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I find a certain phrase in a particular question very offensive. However, I can't flag it as "offensive" like I can a comment. Is this by design? What should I flag it as instead?

  • What you're referring to is an off-topic polemic badly disguised as a question. That's a problem. But the mere statement that God does not exist is not, in itself, offensive. If you are offended by it, you're not sufficiently dispassionate to edit. Step back and leave it to others. That means that your analysis of what was wrong with this question is completely incorrect: the problem isn't that it's offensive (it isn't); the problem is that it's off topic. – TRiG Mar 15 '13 at 11:37
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If a particular phrase in a question offends you, you can edit it out from the question as long as you don't change the original meaning of the question itself. For example, in this question, you might change the phrase

It's not merely supernatural which has a connotation of being non-existent, like God.

to

It's not merely supernatural which has a connotation of being non-existent, like ghosts.

or even

It's not merely supernatural which has a connotation of being non-existent.

This way, the original poster's intention of finding a word that didn't work is preserved but the phrase that could offend more religious users is stricken out.

If, instead, the entire question offends you, there is a flag as offensive option on any question or answer. To do so, click flag, then select it is not welcome in our community. This reason denotes that a question is "offensive, rude or hate speech".

If it is possible, however, to salvage the question I would recommend making the edit. That way, the useful part of a question stays on the site.

One key distinction to note is that there is, as Mitch pointed out, a difference between talking about something and using it. For example, questions on profanity or other offensive terms are often on topic, but using them in another context (say, swearing at someone) is not necessary to the question. The former should stay, the latter probably not. Talking about God when it's part of the question, then, is valid material.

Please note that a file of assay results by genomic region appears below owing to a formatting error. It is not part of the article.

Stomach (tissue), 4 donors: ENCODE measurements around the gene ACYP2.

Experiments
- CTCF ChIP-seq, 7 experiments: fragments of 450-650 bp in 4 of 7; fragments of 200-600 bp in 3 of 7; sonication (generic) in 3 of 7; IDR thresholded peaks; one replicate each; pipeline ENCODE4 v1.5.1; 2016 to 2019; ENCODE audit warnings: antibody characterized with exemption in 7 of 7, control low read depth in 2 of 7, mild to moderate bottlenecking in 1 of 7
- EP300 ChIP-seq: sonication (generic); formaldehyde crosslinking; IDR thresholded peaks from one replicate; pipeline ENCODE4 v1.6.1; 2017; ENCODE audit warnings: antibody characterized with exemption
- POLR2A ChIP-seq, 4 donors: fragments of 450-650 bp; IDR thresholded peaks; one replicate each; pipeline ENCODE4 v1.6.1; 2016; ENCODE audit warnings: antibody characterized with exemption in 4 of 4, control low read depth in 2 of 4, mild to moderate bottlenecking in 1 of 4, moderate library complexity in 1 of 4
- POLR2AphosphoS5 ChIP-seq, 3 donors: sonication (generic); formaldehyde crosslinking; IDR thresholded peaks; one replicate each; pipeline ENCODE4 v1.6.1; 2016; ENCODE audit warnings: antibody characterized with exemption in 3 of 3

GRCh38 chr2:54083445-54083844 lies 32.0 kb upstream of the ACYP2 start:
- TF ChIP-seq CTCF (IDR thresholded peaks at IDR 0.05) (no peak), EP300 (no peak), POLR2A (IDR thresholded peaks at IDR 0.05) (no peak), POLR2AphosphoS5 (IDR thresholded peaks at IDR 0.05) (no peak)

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    No, I disagree. If I ever make a statement about the non-existence of a deity, and someone edits that out, I am simply going to roll it back, however many times I have to. My right to express myself as I see fit trumps someone else's interpretation of what I believe as being offensive. For example, I would never edit out someone's example if it were to be unflattering to atheism. We're all entitled to our opinions. – Robusto Aug 4 '12 at 21:48
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    The remark was quite unnecessary to the question and added nothing whatsoever to it. – American Luke Aug 4 '12 at 21:51
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    @Rob But SE isn't a soapbox: questions should not be used to really just make an opinion known, or make a point. If any line is in a post which isn't integral to the question, it could be considered noise. – simchona Aug 4 '12 at 21:51
  • No, I disagree entirely. Since this is an open community, I think your example is the worst that one could bring. In my opinion, your example is highly offensive against my human sensibility. -1 – user19148 Aug 4 '12 at 23:56
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    @Carlo_R. What do you disagree with about my example? It was, at it happens, the very post that the OP was offended by. – simchona Aug 4 '12 at 23:58
  • My answer to your comment involves a discourse on religion that is not absolutely the case to make here. It would be miseducated towards the community. Best regards. – user19148 Aug 5 '12 at 0:11
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    @Carlo_R. The example was the one the OP wanted to edit. And he did. He found the rampant atheism offensive, and decided to take it out. I suggest you read the original post to which I linked. – simchona Aug 5 '12 at 0:13